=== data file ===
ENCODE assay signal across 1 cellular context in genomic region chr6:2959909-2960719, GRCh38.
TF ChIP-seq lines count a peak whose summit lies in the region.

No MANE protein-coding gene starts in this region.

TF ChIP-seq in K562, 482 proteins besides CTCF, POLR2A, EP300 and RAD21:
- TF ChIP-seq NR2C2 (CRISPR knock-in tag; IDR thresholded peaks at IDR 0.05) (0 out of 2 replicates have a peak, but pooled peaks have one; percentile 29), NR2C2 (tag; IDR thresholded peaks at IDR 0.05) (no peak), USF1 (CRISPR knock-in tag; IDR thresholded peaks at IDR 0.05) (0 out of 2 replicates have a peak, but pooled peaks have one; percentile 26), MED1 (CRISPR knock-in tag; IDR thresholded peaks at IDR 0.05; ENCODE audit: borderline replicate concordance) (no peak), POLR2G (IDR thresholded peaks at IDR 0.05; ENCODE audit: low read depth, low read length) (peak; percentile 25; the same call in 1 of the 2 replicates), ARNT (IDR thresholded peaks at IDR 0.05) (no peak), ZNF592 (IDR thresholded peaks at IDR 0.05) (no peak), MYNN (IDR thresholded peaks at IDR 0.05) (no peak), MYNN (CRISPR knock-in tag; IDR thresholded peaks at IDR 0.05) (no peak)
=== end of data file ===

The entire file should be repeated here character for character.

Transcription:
ENCODE assay signal across 1 cellular context in genomic region chr6:2959909-2960719, GRCh38.
TF ChIP-seq lines count a peak whose summit lies in the region.

No MANE protein-coding gene starts in this region.

TF ChIP-seq in K562, 482 proteins besides CTCF, POLR2A, EP300 and RAD21:
- TF ChIP-seq NR2C2 (CRISPR knock-in tag; IDR thresholded peaks at IDR 0.05) (0 out of 2 replicates have a peak, but pooled peaks have one; percentile 29), NR2C2 (tag; IDR thresholded peaks at IDR 0.05) (no peak), USF1 (CRISPR knock-in tag; IDR thresholded peaks at IDR 0.05) (0 out of 2 replicates have a peak, but pooled peaks have one; percentile 26), MED1 (CRISPR knock-in tag; IDR thresholded peaks at IDR 0.05; ENCODE audit: borderline replicate concordance) (no peak), POLR2G (IDR thresholded peaks at IDR 0.05; ENCODE audit: low read depth, low read length) (peak; percentile 25; the same call in 1 of the 2 replicates), ARNT (IDR thresholded peaks at IDR 0.05) (no peak), ZNF592 (IDR thresholded peaks at IDR 0.05) (no peak), MYNN (IDR thresholded peaks at IDR 0.05) (no peak), MYNN (CRISPR knock-in tag; IDR thresholded peaks at IDR 0.05) (no peak)